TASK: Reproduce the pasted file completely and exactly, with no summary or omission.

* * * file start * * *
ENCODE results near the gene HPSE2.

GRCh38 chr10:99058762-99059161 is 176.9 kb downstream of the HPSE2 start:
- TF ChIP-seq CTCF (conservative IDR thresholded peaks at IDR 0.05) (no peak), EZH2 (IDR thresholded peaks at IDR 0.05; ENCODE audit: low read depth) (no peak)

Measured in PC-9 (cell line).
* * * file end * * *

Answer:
ENCODE results near the gene HPSE2.

GRCh38 chr10:99058762-99059161 is 176.9 kb downstream of the HPSE2 start:
- TF ChIP-seq CTCF (conservative IDR thresholded peaks at IDR 0.05) (no peak), EZH2 (IDR thresholded peaks at IDR 0.05; ENCODE audit: low read depth) (no peak)

Measured in PC-9 (cell line).